When isn't a cell phone too big? The Motorola-made, Google-branded phablet answers that question for me, and may very well for you. From Samsung's introduction of the original Note, I scoffed at large-screen smartphones—and, honestly, the seemingly stereotypical gadget geeks using them. But big is better, and my arrogant attitude about phablets and the people buying them was unwarranted.
Simply stated: Nexus 6 is the best handset I have ever used. The experience is so fresh and delightful, the emotional reaction reminds of using the original iPhone that I purchased on launch day in June 2007. N6 shatters my negative preconception about phablets, particularly unwieldiness when used daily. That said, I made some lifestyle changes, including choice of clothing, to accommodate the mobile's massive size.
Foursquare (remember that app?) is joining forces with Twitter to make tweets more relevant to specific locations. At the moment it is possible to tag your location in a tweet, but you're limited to mentioning the town or city you find yourself in.
With the new partnership, you'll be able to tag individual locations such as the Starbucks you're sitting in with your iPhone or Android handset. It's a feature that takes advantage of the huge cache of data Foursquare has built up over the years and something that provides yet another way for users to search for data and, importantly, for Twitter to monetize data.
This week Google announced its move into the car industry with Android Auto. The company describes it as "designed with safety in mind". The interface aims to be simple, controls will be present right on the steering wheel, everything can be launched by voice and Google Maps will guide the way.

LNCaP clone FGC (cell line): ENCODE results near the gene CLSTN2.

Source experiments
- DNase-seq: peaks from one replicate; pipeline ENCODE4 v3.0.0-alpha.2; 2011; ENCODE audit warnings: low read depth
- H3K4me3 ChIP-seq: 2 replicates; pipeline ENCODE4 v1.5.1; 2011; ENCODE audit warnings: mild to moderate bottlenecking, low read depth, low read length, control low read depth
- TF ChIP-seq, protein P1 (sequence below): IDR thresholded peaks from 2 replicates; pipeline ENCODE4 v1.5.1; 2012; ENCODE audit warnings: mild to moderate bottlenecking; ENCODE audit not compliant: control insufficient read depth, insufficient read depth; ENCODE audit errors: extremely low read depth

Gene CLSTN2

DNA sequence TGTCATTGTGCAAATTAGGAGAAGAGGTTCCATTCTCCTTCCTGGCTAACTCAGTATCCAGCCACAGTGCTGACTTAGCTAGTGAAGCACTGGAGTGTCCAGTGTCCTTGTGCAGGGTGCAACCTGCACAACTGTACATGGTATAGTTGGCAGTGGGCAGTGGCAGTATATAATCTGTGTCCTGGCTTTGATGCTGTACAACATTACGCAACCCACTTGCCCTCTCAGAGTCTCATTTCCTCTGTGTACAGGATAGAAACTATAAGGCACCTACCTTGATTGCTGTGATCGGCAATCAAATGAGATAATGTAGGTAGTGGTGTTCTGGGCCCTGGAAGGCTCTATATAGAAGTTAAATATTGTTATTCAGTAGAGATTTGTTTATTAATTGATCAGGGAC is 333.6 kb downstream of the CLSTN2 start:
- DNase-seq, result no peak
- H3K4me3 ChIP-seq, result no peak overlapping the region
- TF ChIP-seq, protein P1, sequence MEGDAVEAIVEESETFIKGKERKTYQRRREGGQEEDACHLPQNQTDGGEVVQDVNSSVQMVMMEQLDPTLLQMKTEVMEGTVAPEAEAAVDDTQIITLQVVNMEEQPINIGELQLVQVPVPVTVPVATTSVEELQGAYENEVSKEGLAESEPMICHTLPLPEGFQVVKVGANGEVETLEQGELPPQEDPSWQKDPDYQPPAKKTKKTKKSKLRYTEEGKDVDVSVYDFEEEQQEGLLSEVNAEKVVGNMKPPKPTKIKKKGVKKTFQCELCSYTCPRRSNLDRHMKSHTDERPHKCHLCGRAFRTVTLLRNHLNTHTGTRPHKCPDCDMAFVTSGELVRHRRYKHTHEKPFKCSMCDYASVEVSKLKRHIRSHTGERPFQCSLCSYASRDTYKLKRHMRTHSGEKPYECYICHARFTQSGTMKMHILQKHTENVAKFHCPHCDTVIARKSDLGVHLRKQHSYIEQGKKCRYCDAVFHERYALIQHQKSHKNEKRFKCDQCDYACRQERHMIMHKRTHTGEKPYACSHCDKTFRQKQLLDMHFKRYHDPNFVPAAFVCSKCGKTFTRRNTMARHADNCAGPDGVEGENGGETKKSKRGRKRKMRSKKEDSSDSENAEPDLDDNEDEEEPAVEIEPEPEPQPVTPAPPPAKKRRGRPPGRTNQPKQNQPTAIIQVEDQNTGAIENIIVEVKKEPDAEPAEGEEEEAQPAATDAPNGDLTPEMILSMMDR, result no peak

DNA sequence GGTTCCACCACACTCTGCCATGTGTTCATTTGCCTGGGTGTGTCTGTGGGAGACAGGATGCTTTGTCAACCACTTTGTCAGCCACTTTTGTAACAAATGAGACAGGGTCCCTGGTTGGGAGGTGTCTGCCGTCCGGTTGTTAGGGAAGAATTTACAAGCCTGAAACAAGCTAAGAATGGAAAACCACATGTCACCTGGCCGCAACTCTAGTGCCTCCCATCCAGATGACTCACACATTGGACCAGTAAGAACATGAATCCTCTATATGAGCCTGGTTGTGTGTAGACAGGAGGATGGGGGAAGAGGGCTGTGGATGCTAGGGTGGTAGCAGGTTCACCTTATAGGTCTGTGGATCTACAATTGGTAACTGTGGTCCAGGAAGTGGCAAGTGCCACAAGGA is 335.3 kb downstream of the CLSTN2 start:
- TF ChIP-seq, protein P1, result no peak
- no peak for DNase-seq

A number of automobile makers are on board, including Ford, Subaru, Chrysler and many more. Now it's up to app makers to round things out and TuneIn Radio is among the early adopters racing to the platform.
In its five years of existence, Windows Phone (formerly known as Windows Mobile) has managed to garner only 3 percent mobile market share. Microsoft's tiled operating system is still struggling to give Google’s Android and Apple’s iOS a serious challenge. But if you thought the Redmond-based company should be looking for an exit strategy by now, you will be surprised with what Microsoft has in mind.
Over the last few months, we learned that Microsoft is increasingly concerned about closing the Windows Phone’s infamous "app gap" problem. Referred to as the Plan A, as per a report by Mary Jo Foley, Microsoft intends to do this by introducing support for universal apps which will allow developers to quickly turn their Windows applications into Windows Phone apps with minimal effort.